spaceSpace and Physics

Japanese Whisky Sent Into Space For Aging Aboard The International Space Station

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Morenike Adebayo

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1534 Japanese Whisky Sent Into Space For Aging Aboard The International Space Station
Blasting off into space. stockcreations/Shutterstock.

It’s billed as the world’s best whisky. And now it’s heading into space.

Japanese distillery Suntory is sending samples of whisky and other alcoholic fare into space to see if the effects of a microgravity environment alter the aging process, change the taste and progress the “mellowness” of the alcohol.


Receiving the intoxicating payload on August 16, the Japanese Experiment Module, named “Kibo,” on the International Space Station will be the site of the unusual experiment.

There will be six different samples in glass flasks sent into space, a Suntory spokesperson told the Wall Street Journal, ranging from a freshly distilled whisky to a 21-year-old single malt. The samples will remain in space for a maximum of two years before being sent back to Earth for testing and analysis.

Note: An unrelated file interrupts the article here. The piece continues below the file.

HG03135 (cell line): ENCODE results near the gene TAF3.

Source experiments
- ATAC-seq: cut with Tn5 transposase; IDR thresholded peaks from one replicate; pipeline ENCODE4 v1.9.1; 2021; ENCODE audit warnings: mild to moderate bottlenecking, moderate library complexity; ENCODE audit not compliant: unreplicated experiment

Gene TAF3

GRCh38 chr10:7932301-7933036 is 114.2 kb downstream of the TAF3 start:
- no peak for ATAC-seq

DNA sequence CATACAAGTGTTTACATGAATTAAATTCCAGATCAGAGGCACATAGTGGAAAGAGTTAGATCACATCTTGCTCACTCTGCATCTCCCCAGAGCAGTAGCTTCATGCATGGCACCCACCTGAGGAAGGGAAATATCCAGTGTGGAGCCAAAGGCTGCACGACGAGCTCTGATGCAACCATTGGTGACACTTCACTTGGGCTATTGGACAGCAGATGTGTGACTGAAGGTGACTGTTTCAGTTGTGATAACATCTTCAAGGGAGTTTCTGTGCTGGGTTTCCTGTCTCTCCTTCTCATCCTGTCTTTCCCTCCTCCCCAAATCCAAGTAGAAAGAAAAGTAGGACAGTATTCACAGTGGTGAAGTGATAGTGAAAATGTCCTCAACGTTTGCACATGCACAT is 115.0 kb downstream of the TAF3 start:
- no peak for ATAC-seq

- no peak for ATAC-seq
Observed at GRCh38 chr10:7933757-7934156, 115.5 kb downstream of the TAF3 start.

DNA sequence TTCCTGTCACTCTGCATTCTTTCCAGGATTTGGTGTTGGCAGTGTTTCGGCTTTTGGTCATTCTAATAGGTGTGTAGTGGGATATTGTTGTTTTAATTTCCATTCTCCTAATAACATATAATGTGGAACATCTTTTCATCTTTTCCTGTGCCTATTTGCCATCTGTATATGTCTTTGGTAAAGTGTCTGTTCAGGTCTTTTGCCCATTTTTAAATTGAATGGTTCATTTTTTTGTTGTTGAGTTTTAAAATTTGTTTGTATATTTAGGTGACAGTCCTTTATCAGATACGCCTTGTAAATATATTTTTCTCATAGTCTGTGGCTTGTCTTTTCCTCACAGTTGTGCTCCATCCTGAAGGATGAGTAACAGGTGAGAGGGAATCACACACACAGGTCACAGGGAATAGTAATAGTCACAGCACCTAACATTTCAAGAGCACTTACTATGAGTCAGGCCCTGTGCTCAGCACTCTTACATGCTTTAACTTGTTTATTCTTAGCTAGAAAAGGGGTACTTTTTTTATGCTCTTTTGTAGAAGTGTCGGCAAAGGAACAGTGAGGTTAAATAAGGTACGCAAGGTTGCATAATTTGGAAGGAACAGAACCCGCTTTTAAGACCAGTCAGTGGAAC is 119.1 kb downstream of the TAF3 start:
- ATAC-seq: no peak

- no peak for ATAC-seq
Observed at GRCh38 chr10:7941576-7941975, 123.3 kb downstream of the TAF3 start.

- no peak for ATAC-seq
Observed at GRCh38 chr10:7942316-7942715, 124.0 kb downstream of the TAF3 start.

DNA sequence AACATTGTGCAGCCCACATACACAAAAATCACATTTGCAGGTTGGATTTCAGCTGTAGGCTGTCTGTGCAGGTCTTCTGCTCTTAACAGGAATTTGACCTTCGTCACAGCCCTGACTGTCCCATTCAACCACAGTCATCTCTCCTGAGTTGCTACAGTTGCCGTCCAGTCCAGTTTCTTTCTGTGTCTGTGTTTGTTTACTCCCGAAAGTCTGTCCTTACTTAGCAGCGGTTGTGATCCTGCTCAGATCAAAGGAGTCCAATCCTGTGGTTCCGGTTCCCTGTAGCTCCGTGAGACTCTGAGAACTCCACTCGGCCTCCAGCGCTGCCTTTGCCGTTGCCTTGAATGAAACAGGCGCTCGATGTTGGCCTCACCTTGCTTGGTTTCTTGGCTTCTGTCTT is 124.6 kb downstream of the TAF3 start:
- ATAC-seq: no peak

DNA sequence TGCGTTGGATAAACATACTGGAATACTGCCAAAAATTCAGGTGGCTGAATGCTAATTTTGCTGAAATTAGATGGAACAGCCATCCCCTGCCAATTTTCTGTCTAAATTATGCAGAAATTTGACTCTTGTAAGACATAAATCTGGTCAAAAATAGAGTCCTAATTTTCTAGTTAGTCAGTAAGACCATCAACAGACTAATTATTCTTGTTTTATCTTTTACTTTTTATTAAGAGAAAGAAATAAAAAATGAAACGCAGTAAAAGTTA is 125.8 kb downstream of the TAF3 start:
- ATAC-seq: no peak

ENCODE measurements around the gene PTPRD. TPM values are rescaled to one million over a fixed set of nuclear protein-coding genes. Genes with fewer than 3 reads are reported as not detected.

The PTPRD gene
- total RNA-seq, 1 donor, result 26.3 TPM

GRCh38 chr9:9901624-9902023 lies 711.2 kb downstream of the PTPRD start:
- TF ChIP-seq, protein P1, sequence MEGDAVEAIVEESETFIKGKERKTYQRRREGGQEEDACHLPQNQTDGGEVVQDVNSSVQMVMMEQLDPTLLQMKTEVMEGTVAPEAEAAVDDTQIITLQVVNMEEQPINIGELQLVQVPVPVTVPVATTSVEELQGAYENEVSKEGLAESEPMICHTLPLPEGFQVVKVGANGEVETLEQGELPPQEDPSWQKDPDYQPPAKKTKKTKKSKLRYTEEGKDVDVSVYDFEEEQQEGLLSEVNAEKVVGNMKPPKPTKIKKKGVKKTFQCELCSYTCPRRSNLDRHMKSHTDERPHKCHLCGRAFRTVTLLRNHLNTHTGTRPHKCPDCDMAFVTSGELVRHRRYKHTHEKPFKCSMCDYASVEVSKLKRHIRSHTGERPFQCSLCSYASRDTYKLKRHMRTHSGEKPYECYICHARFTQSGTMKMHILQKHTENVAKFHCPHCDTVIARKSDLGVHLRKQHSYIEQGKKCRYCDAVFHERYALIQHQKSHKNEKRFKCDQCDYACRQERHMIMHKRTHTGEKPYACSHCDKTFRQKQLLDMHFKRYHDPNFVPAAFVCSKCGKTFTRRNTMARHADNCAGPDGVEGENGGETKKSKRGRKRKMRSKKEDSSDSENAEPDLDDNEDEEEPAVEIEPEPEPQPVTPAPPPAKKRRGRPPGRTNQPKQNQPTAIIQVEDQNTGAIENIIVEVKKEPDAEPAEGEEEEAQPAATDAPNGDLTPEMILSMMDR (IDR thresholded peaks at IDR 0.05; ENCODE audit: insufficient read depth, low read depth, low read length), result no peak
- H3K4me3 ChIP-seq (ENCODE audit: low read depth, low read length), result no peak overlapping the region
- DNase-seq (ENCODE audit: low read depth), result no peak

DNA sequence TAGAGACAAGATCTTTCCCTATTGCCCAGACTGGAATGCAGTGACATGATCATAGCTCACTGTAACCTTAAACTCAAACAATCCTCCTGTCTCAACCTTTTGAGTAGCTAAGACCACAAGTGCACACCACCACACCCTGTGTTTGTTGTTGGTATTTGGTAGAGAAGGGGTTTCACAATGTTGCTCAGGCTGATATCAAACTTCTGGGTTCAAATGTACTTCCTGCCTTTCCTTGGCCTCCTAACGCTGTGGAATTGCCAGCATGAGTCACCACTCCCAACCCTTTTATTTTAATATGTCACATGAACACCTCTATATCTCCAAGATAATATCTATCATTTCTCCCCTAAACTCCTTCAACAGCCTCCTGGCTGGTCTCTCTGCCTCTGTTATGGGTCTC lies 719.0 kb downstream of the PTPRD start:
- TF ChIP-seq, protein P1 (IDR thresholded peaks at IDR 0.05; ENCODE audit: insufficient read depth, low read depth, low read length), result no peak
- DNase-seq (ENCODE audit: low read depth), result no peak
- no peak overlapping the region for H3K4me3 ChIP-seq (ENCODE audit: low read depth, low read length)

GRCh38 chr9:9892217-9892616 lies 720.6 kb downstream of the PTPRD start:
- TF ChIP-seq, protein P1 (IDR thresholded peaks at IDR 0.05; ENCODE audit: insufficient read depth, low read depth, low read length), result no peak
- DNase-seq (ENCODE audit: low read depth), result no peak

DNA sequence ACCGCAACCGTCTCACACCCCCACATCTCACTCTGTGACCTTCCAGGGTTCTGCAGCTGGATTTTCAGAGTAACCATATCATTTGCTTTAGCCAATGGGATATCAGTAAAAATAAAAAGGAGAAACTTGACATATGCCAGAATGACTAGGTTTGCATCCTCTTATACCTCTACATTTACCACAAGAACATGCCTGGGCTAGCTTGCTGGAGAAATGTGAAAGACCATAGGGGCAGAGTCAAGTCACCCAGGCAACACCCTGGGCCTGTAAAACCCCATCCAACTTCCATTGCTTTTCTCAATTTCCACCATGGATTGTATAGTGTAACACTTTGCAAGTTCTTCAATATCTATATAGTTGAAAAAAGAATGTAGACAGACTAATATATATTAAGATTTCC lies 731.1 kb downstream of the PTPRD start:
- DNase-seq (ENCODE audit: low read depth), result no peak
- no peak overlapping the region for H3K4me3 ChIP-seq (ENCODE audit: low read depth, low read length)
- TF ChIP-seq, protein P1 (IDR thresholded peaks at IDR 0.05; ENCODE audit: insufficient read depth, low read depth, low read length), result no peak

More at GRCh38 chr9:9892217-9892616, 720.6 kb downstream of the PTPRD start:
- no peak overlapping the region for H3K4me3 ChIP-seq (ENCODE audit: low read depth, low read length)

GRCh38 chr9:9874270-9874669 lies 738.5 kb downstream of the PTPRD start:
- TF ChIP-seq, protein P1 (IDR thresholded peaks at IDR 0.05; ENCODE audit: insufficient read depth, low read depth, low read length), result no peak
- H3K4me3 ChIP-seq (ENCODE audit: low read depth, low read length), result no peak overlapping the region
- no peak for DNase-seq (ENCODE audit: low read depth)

You won’t be able to get your hands on a snifter of these space-mixed spirits as Suntory do not intend to sell to the public.

“With the exception of some items like beer, alcoholic beverages are widely known to develop a mellow flavor when aged for a long time,” a spokesperson for the company said in a statement. “Although researchers have taken a variety of scientific approaches to elucidating the underlying mechanism, we still do not have a full picture of how this occurs.”


This isn’t the first time that whisky has been sent into space to see how the flavor may change. U.S. researchers launched a sample of Ardbeg Scotch Whisky into space for over 1,000 days between 2011 and 2014. The results of that research still have not yet been published. Maybe it just tasted too damn good.

[H/T: Independent]


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